Legatee, devisee, distributee, and beneficiary seem like synonyms, but they are not. They have crucial distinctions. Let’s start with the basic definitions:
- Distributee– a person entitled to take or share in the property of a decedent who died without a will.
- Beneficiary– a person entitled to any part or all of an estate.
- Legatee– a person designated by a will to receive a transfer of personal property.
- Devisee– a person designated by a will to receive a transfer of real property.
What is a distributee? A person who is entitled to inherit from the person who died in the absence of a will. SCPA 103(14) defines a distributee as follows: “Distributee. Any person entitled to take or share in the property of a decedent under the statutes governing descent and distribution.”
What is a devisee? A person who receives real estate, such as a house from a will. In contrast, a legatee is someone who receives chattel, or personal artifacts such as art, stocks, cars, and bank accounts. So, what is a legatee? – Someone who receives specific property. The same person could qualify as both a legatee and a devisee in a will. This distinction existed in common law, and remains to this day, though the more modern statutory provisions displace them with the term “beneficiary.” Nevertheless, a statute’s application turns on the written language.
What is a beneficiary? That’s a broad term, which combines a legatee and a devisee into one. A beneficiary has other connotations as well. In a trust, a beneficiary is someone who receives distributions from the trustee.
A difference in the four terms can mean the difference in
- whether you are getting valuable property from the estate,
- whether you have legal ability to contest the will and
- whether you are entitled to demand an accounting of the estate.
These three terms apply to a will left by a decedent. These terms apply to those receiving vested property, as well as those who may have a future interest whether or not the future interest ever vests.
For example, a decedent bequests his house to Bob and his heirs, with the following condition: “as long as Bob is married, and if not to Cathy and her heirs”. Decedent also devises his art collection to Cathy and her heirs. In this example: Bob is a devisee because he received the house. Bob is also a beneficiary because all devisees are beneficiaries. Cathy is a legatee because she received the art collection—a is still single when the decedent died. And Cathy is also a devisee. She stands to inherit the property in case Bob is single; thus, she has what is known as an executory interest in the property. We consider Cathy a devisee even if she never gets the property because Bob stayed single. Consequently, Cathy is also a beneficiary.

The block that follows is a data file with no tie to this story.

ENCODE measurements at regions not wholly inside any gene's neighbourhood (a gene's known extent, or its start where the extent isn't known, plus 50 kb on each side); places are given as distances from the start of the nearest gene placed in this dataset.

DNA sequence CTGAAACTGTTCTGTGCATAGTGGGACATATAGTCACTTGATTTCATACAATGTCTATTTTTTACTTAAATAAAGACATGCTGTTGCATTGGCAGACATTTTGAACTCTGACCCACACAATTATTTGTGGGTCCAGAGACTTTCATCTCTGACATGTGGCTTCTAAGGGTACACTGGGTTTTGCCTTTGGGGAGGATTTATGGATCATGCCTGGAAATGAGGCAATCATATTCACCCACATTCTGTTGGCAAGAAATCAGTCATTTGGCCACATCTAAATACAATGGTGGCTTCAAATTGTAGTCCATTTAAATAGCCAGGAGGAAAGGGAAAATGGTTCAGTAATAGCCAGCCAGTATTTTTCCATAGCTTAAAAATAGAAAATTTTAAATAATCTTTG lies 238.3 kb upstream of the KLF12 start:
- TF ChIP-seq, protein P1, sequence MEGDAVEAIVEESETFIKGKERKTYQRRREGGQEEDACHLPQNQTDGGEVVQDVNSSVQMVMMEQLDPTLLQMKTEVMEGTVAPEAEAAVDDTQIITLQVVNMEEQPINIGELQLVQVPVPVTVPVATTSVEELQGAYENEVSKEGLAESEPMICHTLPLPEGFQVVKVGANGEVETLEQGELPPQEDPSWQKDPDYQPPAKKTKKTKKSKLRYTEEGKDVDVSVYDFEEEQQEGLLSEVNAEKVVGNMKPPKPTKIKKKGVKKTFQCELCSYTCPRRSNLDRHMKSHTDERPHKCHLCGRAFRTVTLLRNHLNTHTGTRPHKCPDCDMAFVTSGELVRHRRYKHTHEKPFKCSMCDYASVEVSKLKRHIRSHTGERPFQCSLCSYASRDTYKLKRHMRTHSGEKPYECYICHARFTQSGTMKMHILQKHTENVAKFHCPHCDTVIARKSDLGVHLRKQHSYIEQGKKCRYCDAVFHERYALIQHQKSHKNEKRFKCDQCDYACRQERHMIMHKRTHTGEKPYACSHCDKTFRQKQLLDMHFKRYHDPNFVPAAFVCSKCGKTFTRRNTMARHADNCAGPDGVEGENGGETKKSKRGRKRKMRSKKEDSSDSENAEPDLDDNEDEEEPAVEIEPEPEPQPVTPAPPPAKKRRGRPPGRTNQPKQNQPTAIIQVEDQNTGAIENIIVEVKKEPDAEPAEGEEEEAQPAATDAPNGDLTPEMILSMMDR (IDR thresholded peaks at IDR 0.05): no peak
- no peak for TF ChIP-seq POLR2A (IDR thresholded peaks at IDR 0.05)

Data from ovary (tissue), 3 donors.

A status of a distributee can change depending on the outcome of a consanguinity and kinship proceeding. For example, in the case of In re Reape, Mr. Reape died intestate. His brother objected to several claimants purported to be Mr. Reape’s non-marital children. Once the court determined one of the claimants to be Mr. Reape’s child, the court threw out his brother’s objections as to the other claimants as well. Initially, the brother had an entitlement to the estate. After a closer relative had his claim validated, Mr. Reape’s brother lost all standing and any rights to the matter. In Reape’s case, the non-marital child is a distributee. The brother thought he was a distributee, but turned out not to be one.
New York’s estate law is complicated. The statutory application of estate distribution applies to a singular recipient or a class of types of recipients. Those complications are due to a combination of old common law terminology and modern definitions.
Understandably, this terminology can be hard to parse. It is always best to speak with a New York estate lawyer about your status and potential options. We at the Law Offices of Albert Goodwin are here for you. We have offices in New York, NY, Brooklyn, NY and Queens, NY. You can call us at 718-509-9774 or send us an email at firstname.lastname@example.org.
 In re Reape, 974 N.Y.S.2d 496 (2013).
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